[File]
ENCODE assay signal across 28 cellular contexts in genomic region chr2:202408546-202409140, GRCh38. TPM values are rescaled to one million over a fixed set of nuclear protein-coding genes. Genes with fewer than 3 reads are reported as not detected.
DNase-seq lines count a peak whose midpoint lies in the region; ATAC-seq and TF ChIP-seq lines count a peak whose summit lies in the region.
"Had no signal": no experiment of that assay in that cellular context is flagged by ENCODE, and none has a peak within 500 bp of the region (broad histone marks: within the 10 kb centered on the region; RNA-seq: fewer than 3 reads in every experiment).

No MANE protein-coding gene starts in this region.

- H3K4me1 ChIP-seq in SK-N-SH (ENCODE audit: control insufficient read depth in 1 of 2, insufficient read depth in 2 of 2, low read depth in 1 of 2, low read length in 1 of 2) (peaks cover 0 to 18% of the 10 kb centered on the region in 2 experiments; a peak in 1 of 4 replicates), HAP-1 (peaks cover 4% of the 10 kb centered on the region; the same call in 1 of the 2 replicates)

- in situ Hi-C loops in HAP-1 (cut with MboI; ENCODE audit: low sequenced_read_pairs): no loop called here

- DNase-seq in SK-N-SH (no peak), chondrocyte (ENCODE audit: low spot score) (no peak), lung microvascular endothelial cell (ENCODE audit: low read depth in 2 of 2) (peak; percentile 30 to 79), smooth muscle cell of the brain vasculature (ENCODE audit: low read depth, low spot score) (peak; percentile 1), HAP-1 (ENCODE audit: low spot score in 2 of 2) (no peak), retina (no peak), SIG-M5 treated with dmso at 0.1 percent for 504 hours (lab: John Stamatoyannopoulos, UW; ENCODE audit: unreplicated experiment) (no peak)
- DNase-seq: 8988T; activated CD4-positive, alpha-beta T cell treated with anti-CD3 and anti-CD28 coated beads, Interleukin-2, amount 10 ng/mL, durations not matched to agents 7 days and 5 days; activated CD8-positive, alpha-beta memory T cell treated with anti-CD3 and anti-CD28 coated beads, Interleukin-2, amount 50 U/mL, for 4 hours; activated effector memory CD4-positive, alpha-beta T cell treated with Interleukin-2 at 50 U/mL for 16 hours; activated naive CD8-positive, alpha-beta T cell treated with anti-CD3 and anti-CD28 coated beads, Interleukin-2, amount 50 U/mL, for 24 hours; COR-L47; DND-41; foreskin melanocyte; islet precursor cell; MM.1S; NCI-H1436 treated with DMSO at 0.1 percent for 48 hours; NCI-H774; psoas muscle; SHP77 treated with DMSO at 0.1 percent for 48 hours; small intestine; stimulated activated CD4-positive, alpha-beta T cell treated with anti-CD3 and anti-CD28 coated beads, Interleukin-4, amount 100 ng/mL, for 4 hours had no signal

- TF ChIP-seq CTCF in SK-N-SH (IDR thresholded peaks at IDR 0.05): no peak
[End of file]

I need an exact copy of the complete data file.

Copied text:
ENCODE assay signal across 28 cellular contexts in genomic region chr2:202408546-202409140, GRCh38. TPM values are rescaled to one million over a fixed set of nuclear protein-coding genes. Genes with fewer than 3 reads are reported as not detected.
DNase-seq lines count a peak whose midpoint lies in the region; ATAC-seq and TF ChIP-seq lines count a peak whose summit lies in the region.
"Had no signal": no experiment of that assay in that cellular context is flagged by ENCODE, and none has a peak within 500 bp of the region (broad histone marks: within the 10 kb centered on the region; RNA-seq: fewer than 3 reads in every experiment).

No MANE protein-coding gene starts in this region.

- H3K4me1 ChIP-seq in SK-N-SH (ENCODE audit: control insufficient read depth in 1 of 2, insufficient read depth in 2 of 2, low read depth in 1 of 2, low read length in 1 of 2) (peaks cover 0 to 18% of the 10 kb centered on the region in 2 experiments; a peak in 1 of 4 replicates), HAP-1 (peaks cover 4% of the 10 kb centered on the region; the same call in 1 of the 2 replicates)

- in situ Hi-C loops in HAP-1 (cut with MboI; ENCODE audit: low sequenced_read_pairs): no loop called here

- DNase-seq in SK-N-SH (no peak), chondrocyte (ENCODE audit: low spot score) (no peak), lung microvascular endothelial cell (ENCODE audit: low read depth in 2 of 2) (peak; percentile 30 to 79), smooth muscle cell of the brain vasculature (ENCODE audit: low read depth, low spot score) (peak; percentile 1), HAP-1 (ENCODE audit: low spot score in 2 of 2) (no peak), retina (no peak), SIG-M5 treated with dmso at 0.1 percent for 504 hours (lab: John Stamatoyannopoulos, UW; ENCODE audit: unreplicated experiment) (no peak)
- DNase-seq: 8988T; activated CD4-positive, alpha-beta T cell treated with anti-CD3 and anti-CD28 coated beads, Interleukin-2, amount 10 ng/mL, durations not matched to agents 7 days and 5 days; activated CD8-positive, alpha-beta memory T cell treated with anti-CD3 and anti-CD28 coated beads, Interleukin-2, amount 50 U/mL, for 4 hours; activated effector memory CD4-positive, alpha-beta T cell treated with Interleukin-2 at 50 U/mL for 16 hours; activated naive CD8-positive, alpha-beta T cell treated with anti-CD3 and anti-CD28 coated beads, Interleukin-2, amount 50 U/mL, for 24 hours; COR-L47; DND-41; foreskin melanocyte; islet precursor cell; MM.1S; NCI-H1436 treated with DMSO at 0.1 percent for 48 hours; NCI-H774; psoas muscle; SHP77 treated with DMSO at 0.1 percent for 48 hours; small intestine; stimulated activated CD4-positive, alpha-beta T cell treated with anti-CD3 and anti-CD28 coated beads, Interleukin-4, amount 100 ng/mL, for 4 hours had no signal

- TF ChIP-seq CTCF in SK-N-SH (IDR thresholded peaks at IDR 0.05): no peak